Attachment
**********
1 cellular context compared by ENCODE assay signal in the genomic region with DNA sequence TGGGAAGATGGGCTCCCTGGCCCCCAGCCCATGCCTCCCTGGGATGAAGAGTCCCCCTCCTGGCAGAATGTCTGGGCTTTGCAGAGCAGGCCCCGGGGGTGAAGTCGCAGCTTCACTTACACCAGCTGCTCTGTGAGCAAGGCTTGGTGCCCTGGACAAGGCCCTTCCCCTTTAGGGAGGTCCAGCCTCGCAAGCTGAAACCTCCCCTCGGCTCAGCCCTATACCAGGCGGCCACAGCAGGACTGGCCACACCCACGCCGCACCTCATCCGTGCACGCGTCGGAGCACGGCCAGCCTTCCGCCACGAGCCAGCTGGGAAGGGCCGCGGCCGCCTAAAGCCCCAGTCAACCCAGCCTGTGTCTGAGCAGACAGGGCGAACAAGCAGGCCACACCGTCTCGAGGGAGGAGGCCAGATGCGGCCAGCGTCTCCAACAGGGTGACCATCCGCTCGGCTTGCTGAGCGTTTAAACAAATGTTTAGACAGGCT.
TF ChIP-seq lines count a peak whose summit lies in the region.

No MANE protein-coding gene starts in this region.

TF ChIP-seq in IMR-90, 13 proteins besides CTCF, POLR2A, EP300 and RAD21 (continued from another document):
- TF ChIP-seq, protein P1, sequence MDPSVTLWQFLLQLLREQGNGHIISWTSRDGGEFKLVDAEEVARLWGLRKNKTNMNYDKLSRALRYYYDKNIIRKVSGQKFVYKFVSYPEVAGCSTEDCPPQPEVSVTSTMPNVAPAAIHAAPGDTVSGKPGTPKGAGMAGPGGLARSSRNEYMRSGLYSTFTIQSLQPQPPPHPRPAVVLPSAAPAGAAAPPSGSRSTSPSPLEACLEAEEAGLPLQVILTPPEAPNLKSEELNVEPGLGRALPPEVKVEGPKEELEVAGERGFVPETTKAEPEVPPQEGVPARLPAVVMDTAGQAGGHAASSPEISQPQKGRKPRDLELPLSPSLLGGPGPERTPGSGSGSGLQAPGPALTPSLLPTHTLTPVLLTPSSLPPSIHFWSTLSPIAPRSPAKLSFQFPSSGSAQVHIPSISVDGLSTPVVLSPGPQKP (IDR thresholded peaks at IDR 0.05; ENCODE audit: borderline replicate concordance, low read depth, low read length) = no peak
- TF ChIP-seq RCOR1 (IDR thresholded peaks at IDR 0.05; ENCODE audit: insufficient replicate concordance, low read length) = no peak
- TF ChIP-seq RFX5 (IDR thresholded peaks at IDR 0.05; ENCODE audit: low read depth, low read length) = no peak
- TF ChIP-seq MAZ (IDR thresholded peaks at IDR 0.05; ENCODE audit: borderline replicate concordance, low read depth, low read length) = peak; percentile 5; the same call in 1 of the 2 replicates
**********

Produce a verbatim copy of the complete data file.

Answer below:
1 cellular context compared by ENCODE assay signal in the genomic region with DNA sequence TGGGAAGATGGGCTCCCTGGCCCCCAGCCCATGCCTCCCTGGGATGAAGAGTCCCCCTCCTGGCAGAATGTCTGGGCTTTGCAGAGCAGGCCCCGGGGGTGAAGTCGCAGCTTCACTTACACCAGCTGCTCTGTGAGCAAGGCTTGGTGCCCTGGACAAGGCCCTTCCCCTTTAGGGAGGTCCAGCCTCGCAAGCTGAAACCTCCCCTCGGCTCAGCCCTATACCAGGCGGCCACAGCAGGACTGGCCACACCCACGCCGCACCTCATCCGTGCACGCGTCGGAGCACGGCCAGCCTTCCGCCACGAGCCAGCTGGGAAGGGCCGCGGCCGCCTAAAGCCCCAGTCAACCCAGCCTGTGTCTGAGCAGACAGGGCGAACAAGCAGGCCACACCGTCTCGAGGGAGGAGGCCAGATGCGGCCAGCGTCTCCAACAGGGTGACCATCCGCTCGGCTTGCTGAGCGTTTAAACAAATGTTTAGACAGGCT.
TF ChIP-seq lines count a peak whose summit lies in the region.

No MANE protein-coding gene starts in this region.

TF ChIP-seq in IMR-90, 13 proteins besides CTCF, POLR2A, EP300 and RAD21 (continued from another document):
- TF ChIP-seq, protein P1, sequence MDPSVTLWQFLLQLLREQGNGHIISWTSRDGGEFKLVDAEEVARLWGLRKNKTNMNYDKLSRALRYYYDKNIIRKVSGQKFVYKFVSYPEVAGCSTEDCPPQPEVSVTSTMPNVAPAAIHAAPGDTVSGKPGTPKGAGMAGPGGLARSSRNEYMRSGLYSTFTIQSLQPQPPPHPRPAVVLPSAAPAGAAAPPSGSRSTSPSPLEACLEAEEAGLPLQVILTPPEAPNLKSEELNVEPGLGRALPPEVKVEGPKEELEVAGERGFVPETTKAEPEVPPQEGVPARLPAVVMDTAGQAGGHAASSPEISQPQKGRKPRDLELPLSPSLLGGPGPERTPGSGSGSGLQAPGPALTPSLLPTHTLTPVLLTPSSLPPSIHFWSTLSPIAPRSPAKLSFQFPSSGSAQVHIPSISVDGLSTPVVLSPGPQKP (IDR thresholded peaks at IDR 0.05; ENCODE audit: borderline replicate concordance, low read depth, low read length) = no peak
- TF ChIP-seq RCOR1 (IDR thresholded peaks at IDR 0.05; ENCODE audit: insufficient replicate concordance, low read length) = no peak
- TF ChIP-seq RFX5 (IDR thresholded peaks at IDR 0.05; ENCODE audit: low read depth, low read length) = no peak
- TF ChIP-seq MAZ (IDR thresholded peaks at IDR 0.05; ENCODE audit: borderline replicate concordance, low read depth, low read length) = peak; percentile 5; the same call in 1 of the 2 replicates